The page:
Government rules out guidance to deter evangelism in schools
Posted: Thu, 31 Oct 2013
The Government has ruled out national guidance on external visitors to schools, following concerns from the National Secular Society that many schools were being used by religious groups as a base for evangelism.
New robust guidance was called for by the NSS as part of its Evangelism in Schools report which highlighted a growing trend of evangelical religious groups gaining access to publicly funded schools as part of their missionary work.
The report revealed how evangelical Christians have adopted a deliberate strategy of using publicly funded schools as places to make 'God's good news' known to children, many of whom would otherwise have little or no contact with the Church or religious groups.
Responding to the report, Elizabeth Truss MP, Parliamentary Under Secretary of State for Education and Childcare, said "schools should be trusted to observe best practice and fulfil their legal obligations". She said any specific concerns should be raised with the school and Ofsted.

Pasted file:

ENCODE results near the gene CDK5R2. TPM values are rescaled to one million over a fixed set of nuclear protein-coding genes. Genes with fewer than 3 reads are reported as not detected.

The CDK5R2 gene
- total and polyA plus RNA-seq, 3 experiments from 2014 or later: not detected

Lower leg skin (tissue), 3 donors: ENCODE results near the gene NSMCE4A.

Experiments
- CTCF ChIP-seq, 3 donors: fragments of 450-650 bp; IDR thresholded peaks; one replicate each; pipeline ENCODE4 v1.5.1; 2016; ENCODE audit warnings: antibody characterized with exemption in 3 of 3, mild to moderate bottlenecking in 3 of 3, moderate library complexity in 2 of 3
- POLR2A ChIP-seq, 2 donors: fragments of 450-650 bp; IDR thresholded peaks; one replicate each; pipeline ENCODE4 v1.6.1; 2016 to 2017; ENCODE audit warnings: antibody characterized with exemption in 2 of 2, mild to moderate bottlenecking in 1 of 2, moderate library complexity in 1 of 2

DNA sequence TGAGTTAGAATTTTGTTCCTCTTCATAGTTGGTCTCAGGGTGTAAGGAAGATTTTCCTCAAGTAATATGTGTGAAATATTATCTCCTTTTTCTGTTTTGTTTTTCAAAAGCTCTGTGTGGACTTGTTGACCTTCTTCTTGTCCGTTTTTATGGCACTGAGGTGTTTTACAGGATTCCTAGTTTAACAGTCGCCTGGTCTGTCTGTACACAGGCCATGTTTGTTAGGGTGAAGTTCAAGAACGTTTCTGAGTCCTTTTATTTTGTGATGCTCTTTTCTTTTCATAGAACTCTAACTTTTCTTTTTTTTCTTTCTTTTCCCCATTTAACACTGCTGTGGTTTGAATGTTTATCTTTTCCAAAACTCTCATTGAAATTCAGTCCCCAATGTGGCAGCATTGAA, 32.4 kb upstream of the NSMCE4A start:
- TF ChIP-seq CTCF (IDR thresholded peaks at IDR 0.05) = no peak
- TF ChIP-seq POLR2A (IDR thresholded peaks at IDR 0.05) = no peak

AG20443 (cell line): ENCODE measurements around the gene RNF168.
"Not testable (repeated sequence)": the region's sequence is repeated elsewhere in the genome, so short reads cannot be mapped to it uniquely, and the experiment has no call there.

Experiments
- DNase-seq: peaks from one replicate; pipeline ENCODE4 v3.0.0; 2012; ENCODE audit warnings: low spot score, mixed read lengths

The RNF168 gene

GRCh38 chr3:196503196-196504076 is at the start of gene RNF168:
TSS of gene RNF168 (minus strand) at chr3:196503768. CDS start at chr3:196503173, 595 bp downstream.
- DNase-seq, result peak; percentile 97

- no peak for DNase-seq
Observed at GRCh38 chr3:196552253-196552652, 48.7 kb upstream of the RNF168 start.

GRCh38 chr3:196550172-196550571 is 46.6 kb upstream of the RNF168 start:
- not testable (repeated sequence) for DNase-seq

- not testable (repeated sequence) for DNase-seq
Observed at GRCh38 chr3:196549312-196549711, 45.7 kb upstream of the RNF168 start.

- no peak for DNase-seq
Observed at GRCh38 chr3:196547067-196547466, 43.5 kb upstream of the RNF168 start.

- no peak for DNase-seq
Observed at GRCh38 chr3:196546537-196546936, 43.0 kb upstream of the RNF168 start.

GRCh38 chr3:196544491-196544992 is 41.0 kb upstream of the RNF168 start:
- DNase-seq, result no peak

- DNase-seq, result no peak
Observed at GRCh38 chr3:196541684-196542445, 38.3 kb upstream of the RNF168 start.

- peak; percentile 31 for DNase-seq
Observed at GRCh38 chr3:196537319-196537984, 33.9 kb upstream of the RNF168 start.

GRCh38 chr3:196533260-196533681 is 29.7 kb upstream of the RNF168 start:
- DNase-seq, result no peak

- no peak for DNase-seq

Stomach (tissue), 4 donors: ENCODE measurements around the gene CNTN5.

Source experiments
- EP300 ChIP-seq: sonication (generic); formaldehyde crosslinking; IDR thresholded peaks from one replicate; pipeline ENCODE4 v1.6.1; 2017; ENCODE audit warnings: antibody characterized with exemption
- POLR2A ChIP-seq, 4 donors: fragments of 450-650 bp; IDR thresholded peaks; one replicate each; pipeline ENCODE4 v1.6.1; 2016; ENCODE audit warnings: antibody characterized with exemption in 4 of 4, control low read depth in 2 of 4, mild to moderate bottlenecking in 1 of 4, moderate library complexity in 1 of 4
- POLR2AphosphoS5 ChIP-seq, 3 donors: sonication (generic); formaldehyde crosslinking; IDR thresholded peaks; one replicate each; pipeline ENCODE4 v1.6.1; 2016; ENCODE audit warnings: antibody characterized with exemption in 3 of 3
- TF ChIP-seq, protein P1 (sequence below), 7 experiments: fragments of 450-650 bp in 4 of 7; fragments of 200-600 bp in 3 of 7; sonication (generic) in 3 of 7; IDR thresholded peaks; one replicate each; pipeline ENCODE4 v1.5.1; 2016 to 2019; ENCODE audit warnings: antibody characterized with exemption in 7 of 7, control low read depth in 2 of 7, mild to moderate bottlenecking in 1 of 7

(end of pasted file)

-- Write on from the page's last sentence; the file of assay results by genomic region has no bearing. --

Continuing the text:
Stephen Evans, National Secular Society campaigns manager, said: "Allowing evangelical organisations to set up 'prayer spaces' and deliver religious education and school worship fails the objectivity test and undermines the religious freedom of young people. It also denies parents the right to a state education for their child that doesn't run counter to their own religious and philosophical convictions.
"While pupils' education can be enhanced by the input made by external contributors, it is clear that some visitors are primarily concerned with evangelisation rather than education. The Government's 'light touch' approach makes it is especially important for head teachers to be vigilant to ensure their schools are not offering a platform to groups seeking to use our state education system for their own evangelical ends."
Existing guidance from the National Association of Teachers of RE (NATRE) recommends that religious visitors "should avoiding any hidden agenda to 'convert' or proselytise". The National Secular Society has called for schools and local authorities to publish their own external visitor's policy which expressly forbids evangelism and the promotion of partisan religious views in the classroom.